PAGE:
I love unusual ingredients! For me a trip to an Asian grocery store is always an adventure. It stimulates creativity and allows you to expand your culinary and gustatory vocabulary.
In this recipe I used Japanese ingredients that can easily be substituted with western ones. I encourage you, however, to check the local Asian supermarkets and get as many original ingredients as possible.
for the salad
- 1 large bunch purple spinach (about 3 cups to fill up a large salad bowl)
- 3 kuri or Japanese cucumbers, sliced
- 2 green onions, thinly sliced
- 1 Tbsp hemp seeds for garnish
- freshly ground black pepper to taste, optional
for the dressing
- 2 Tbsp freshly grated wasabi root
- juice of 2 green, unripe yuzu
- 1 tsp green yuzu zest
- 1 clove garlic
- 1/2 cup virgin olive oil
- 1/4 cup coconut water
- 1/2 tsp Celtic sea salt
- Toss all salad ingredients (except the hemp seeds) into a salad bowl and set aside.
- Using a blender make a vinaigrette out of the dressing ingredients. If it turns too thick, add a little coconut water and blend again. Adjust taste to your personal liking.
- Transfer the dressing to your salad bowl and mix gently.
- Serve salad on individual salad plates, garnish with hemp seeds. Add freshly ground black pepper and enjoy in good company!
Tip: As I mentioned in the introduction, you can replace all the ingredients if you cannot find an Asian store near you. Instead of purple spinach use baby spinach. Add a tablespoon of grated beets to obtain the healthy purple pigment. Use English cucumber if you cannot get kuri. To make dressing use limes and either wasabi paste or powder. Start with a small amount, taste the mixture and add more if you want to. If you cannot find wasabi in any form, use grated horseradish.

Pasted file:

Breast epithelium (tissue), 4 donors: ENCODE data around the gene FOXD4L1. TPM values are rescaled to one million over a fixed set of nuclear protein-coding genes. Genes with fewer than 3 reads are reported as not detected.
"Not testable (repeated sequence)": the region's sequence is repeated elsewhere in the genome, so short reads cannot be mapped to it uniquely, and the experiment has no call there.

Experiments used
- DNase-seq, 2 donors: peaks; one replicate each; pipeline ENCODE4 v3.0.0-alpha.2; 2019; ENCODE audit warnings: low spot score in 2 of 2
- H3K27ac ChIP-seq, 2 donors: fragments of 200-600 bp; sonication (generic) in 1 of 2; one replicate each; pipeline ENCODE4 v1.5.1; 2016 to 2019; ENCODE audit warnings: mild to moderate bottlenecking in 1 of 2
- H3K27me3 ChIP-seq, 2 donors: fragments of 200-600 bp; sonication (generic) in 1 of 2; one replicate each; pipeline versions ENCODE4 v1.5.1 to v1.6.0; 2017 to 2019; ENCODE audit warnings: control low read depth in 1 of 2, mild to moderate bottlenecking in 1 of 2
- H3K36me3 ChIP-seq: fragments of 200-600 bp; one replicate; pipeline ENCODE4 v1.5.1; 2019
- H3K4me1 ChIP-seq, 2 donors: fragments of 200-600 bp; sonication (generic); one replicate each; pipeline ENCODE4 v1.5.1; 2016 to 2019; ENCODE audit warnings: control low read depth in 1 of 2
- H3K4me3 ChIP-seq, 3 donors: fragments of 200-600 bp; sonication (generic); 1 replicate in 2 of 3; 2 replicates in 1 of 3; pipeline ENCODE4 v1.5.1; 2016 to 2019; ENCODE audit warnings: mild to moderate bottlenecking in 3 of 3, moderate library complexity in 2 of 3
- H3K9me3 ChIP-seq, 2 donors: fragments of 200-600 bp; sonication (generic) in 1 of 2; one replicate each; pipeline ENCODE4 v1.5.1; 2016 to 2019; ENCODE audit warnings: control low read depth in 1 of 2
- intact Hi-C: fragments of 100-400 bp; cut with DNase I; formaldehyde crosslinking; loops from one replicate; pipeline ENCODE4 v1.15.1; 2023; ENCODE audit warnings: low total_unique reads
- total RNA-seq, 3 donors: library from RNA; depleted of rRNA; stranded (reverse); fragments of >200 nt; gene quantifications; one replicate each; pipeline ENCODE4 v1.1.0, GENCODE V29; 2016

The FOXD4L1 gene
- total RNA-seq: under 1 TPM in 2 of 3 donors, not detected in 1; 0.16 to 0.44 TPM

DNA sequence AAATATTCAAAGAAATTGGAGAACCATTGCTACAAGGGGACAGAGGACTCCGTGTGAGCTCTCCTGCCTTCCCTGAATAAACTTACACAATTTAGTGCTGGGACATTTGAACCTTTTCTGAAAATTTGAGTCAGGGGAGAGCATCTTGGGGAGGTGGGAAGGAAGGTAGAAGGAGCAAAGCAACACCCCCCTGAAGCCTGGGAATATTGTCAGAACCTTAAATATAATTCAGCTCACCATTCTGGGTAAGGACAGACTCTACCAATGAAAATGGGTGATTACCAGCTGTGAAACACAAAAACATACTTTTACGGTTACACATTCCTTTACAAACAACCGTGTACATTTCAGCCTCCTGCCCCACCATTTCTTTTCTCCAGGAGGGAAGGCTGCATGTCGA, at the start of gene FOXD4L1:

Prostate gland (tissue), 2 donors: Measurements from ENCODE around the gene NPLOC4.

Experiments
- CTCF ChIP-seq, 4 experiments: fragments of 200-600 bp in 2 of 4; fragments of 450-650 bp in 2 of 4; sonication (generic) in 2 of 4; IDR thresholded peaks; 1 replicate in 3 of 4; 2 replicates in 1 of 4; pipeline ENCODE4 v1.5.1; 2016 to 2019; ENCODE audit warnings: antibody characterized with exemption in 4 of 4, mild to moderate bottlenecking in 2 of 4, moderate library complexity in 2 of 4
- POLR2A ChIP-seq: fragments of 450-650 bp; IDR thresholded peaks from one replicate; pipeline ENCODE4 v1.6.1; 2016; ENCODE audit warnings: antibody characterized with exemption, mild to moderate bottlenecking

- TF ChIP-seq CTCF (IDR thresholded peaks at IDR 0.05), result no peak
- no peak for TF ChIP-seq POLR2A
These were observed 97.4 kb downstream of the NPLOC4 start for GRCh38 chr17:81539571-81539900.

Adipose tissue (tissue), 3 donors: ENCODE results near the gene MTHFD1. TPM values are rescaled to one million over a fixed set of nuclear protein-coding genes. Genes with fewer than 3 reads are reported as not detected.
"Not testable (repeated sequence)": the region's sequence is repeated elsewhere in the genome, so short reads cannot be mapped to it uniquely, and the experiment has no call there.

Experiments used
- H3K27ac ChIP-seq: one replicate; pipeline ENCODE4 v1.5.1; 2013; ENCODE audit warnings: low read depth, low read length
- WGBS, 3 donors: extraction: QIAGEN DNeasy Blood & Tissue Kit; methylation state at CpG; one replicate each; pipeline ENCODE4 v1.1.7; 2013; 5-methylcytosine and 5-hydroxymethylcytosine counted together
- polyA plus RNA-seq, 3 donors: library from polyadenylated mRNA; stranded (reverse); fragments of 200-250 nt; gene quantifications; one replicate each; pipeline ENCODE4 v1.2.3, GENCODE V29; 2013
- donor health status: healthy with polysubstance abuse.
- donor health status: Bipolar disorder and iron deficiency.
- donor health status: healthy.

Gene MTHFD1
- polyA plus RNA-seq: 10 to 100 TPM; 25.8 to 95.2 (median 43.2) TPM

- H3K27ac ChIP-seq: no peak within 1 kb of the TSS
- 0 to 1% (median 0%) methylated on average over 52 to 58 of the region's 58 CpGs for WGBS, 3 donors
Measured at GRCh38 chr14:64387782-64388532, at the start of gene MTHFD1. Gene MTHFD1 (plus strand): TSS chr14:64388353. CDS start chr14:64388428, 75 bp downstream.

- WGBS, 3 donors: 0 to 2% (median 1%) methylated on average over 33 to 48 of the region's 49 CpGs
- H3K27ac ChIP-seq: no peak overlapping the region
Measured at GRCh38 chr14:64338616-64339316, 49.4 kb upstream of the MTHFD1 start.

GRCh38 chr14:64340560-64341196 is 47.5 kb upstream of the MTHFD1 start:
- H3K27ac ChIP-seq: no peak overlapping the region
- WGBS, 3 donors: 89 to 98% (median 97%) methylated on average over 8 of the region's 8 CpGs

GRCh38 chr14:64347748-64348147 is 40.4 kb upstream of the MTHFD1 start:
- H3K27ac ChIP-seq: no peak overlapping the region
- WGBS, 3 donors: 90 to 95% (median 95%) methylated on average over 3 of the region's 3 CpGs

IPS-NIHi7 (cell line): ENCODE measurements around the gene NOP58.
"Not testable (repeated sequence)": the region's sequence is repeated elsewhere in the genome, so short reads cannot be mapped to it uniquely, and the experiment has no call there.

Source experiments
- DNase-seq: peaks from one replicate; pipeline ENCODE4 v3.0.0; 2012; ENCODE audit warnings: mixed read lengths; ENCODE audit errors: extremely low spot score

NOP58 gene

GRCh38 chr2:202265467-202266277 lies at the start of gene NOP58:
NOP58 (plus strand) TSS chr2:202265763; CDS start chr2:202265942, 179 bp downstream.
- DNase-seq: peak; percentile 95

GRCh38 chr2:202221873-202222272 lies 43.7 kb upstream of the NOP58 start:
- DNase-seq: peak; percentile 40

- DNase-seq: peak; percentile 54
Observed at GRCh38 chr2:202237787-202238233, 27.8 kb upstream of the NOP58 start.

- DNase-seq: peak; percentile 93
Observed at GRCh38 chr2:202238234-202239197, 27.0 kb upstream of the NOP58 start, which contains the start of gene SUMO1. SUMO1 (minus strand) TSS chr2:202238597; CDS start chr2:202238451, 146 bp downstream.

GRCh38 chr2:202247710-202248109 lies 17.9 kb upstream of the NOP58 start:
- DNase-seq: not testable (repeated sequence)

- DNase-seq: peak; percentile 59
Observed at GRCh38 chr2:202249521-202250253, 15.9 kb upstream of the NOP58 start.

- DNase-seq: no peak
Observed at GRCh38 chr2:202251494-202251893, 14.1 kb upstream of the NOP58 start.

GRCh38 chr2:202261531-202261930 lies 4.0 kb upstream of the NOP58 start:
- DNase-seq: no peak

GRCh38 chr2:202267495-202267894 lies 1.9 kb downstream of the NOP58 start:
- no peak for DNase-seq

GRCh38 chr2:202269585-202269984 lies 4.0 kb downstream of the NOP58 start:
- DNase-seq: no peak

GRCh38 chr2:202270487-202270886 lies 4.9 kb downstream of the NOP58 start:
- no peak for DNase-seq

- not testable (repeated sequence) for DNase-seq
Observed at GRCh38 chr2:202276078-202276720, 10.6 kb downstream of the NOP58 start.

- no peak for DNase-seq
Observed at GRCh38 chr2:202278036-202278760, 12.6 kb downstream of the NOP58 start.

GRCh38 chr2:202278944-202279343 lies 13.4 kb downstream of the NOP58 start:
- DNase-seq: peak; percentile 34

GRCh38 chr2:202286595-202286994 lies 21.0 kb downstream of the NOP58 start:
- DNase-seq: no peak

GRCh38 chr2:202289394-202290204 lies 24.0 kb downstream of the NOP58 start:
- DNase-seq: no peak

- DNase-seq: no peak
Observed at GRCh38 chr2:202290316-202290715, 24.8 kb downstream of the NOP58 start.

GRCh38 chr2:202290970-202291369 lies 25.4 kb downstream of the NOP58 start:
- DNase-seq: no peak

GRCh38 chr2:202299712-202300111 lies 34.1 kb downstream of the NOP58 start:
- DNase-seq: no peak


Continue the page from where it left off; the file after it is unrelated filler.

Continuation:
A few words about yuzu and wasabi. Both ingredients are quite amazing and they harmonize perfectly in this fruity and yet tangy dressing.
Wasabi is one of the healthiest foods we know. Like cabbage, broccoli, mustard greens and horseradish, wasabi is a member of the Brassicaceae family that is known for its anti-cancer properties. Wasabi contains antioxidant compounds called isothiocynates (ITCs) that help the liver to detoxify cancer causing toxins. Wasabi has strong anti-microbial properties, it has the capacity to reduce inflammation in the body and to improve cardiovascular health. Wasabi is high in fiber; vitamins such as the vitamin C, thiamin, riboflavin, niacin, folate, and vitamin B6; and minerals including calcium, iron, magnesium, phosphorus, potassium, sodium and zinc.
Yuzu is a citrus fruit that was originally cultivated in the Yangtse River region of China. The fruit was introduced to Japan during the Nara period (around 710 A.D.) where it was grown as a culinary delicacy, as well as a medicine. To this day the whole ripe yuzu fruits are used for therapeutic baths. The aroma is very relaxing, but the essential oil of yuzu also contains a compound called nomilin that helps improve the blood circulation.
Yuzu has three times as much vitamin C as lemon and the highest amount of bioflavonoids (vitamin P) among the citrus fruits.
In radiant health - passionately raw - Dominique
*Information in this article is for educational purposes only. It is not meant to diagnose or cure a disease.